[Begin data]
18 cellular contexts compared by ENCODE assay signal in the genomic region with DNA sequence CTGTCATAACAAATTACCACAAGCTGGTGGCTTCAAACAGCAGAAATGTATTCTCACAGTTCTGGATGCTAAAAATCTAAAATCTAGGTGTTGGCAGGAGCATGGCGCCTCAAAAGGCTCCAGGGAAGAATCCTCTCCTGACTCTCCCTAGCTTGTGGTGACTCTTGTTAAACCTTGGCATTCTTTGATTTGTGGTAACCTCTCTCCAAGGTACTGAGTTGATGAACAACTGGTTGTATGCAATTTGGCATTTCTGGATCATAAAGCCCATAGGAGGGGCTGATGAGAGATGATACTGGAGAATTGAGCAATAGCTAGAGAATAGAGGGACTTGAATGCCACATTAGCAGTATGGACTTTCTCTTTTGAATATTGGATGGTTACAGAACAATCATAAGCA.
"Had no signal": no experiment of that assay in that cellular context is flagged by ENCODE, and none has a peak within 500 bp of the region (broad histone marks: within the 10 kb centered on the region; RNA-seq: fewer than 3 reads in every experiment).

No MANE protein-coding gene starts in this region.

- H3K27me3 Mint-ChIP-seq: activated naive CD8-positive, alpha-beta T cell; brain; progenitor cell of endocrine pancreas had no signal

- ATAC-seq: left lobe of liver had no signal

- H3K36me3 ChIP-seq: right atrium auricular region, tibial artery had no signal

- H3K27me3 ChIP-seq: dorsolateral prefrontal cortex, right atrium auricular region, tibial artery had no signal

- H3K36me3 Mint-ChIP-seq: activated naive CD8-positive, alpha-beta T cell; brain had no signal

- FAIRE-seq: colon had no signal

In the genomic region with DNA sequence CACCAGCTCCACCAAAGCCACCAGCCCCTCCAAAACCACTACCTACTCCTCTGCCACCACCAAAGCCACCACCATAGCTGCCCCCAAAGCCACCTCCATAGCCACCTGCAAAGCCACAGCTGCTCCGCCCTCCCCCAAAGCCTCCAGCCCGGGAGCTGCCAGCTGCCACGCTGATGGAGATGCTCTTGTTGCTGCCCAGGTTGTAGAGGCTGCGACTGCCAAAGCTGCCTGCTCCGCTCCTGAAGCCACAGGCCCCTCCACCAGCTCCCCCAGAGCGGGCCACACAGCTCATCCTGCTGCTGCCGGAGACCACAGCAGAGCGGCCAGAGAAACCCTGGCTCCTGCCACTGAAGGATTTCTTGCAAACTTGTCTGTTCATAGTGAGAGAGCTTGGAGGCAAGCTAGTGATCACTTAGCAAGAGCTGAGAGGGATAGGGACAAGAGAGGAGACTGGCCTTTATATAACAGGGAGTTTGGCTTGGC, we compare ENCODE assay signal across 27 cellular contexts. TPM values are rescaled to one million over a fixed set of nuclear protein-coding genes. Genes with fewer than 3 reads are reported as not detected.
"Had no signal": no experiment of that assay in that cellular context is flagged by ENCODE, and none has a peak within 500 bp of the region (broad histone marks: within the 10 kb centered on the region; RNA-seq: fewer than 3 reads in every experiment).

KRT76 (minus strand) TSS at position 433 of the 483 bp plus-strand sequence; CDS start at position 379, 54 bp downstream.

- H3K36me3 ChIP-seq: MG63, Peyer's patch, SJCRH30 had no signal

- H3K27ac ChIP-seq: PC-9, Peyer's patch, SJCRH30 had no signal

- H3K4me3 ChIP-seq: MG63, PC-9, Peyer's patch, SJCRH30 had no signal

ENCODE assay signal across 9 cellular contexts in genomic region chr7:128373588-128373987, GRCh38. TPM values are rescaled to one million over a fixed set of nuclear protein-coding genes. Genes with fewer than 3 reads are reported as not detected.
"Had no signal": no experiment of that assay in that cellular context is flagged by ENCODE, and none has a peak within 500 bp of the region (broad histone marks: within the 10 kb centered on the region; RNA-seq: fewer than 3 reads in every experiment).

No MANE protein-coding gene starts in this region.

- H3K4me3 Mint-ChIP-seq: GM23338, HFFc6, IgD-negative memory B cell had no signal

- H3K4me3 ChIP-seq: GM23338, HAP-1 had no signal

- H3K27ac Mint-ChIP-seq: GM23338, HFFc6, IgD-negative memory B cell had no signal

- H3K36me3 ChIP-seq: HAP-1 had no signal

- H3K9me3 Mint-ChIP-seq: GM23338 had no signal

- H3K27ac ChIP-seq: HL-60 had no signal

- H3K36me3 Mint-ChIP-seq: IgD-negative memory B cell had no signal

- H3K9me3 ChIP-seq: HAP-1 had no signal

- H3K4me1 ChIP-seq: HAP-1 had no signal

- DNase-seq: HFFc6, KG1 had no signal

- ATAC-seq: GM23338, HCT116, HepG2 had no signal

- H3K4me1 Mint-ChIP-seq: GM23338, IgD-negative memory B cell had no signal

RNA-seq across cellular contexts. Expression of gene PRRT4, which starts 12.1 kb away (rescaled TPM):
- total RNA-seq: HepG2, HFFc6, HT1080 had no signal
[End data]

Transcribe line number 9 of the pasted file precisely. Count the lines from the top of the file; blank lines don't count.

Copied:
- FAIRE-seq: colon had no signal